Rachmaninov times Three, December 15, 2009

Twice today, once in the morning and once in the evening, I sat in my truck to hear the end of a song, hoping to get the title of the piece and the name of the composer. Because the piece was a symphony, my wait was considerable, 20 or 30 minutes. Each time I listened, I teared up. On both occasions, the selection — Symphony #2 by Sergei Rachmaninov — was the same, though I didn’t realize it at the time. When I got home, I promptly purchased a copy of the recording (by Andre Previn and the London Symphony).
I don’t have a trained understanding of classical music but I listen to it a lot, usually on NPR. (I doubt that there is much threat of this happening but please don’t be impressed. If someone were to ask me for my finest technical assessment o the piece, I’d say, in my finest high-brow, “I like it. It’s really beautiful.”) That said, I recommend it highly to anyone who 1) has even an inkling of taste for orchestral music and 2) has the ability to sit and simply listen, hands empty, phone off, eyes closed (your car or pick up truck would be a great place to hear it.) If you listen to no other part, the Third Movement is quite something.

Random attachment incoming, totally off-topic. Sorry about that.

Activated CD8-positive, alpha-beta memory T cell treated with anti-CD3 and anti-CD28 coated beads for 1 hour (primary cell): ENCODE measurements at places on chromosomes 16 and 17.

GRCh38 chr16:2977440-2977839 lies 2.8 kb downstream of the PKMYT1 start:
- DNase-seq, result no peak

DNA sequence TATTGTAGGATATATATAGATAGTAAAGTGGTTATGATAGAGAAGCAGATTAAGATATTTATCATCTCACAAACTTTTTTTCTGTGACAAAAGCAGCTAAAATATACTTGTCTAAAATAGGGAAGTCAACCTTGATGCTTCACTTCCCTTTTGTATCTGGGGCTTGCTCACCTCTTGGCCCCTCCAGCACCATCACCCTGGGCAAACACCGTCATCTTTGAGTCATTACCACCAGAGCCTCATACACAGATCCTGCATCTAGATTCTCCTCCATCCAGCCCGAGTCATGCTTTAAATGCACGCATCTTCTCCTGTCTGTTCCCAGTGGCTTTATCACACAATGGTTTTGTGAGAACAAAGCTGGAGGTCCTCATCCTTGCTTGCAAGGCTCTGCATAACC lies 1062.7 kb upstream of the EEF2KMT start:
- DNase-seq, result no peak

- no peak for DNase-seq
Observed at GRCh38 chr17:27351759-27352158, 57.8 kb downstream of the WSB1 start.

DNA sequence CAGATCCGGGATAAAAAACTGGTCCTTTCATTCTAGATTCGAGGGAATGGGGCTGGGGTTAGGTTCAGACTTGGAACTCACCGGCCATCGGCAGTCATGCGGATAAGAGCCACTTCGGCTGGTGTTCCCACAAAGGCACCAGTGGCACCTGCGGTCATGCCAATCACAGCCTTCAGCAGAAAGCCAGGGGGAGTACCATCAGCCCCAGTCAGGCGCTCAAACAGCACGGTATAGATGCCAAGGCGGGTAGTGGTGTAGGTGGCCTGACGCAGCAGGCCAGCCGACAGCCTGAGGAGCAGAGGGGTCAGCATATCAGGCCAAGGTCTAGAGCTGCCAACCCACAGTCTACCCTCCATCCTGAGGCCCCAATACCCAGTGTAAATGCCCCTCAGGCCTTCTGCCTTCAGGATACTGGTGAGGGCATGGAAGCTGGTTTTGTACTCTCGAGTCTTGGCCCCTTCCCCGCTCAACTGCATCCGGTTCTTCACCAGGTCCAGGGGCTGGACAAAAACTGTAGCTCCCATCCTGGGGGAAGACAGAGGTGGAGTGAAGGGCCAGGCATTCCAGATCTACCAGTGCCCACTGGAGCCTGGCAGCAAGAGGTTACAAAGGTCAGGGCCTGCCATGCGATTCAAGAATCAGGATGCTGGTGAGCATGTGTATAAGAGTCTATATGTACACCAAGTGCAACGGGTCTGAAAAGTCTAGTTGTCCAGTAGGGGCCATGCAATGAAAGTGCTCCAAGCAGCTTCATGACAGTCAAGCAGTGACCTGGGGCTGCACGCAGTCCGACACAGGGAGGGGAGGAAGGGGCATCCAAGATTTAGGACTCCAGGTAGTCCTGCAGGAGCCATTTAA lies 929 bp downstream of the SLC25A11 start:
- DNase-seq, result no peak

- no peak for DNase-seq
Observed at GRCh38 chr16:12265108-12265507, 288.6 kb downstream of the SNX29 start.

I remember the first time I was conscious of hearing Rachmaninov. I was in college, a freshman at Mercer University. An orchestra played on campus and, for reasons unknown to me now, I went. One of the selections that night was Rhapsody on a Theme by Paganini, by Rachmaninov, which was somewhat popularized in the movie “Somewhere in Time.” This past summer, every night for a couple of months, I fell asleep to the beautiful music of that soundtrack. Hello Rachmaninov.
The next time I was conscious of hearing a piece by him was a Saturday afternoon about 10 or 12 years ago. I was home that weekend, in the house with the radio on, when a short (2:51) melodic choral piece caught my attention. It was, I learned, a song called “Praise the Lord from the Heavens” from a large composition called “Liturgy of St. John Chrysostom”. The music is entirely vocal, almost Gregorian sounding, austere, reverent, haunting. (I can hear myself talking to some classical music audiophile on the airplane, “I like it. It’s really beautiful, but quite different than, say, his second symphony.” Wouldn’t they be impressed?)
There are many times – during prayer, on cloudy days, when I want to rest or think through something – that “Liturgy of St. John Chrysostom” is my first choice of accompaniment. (The recording I have is by the Kansas City Chorale. You can find it at www.kcchorale.org at the “recordings” tab.)
Music taste being what it is, I can’t be certain that you’d like any of these pieces by this late 19th, early 20th century Russian pianist, but he’s been present in my pick up, at my bedside, and at my prayer altar for years. His music is good for my soul; might be for your’s too.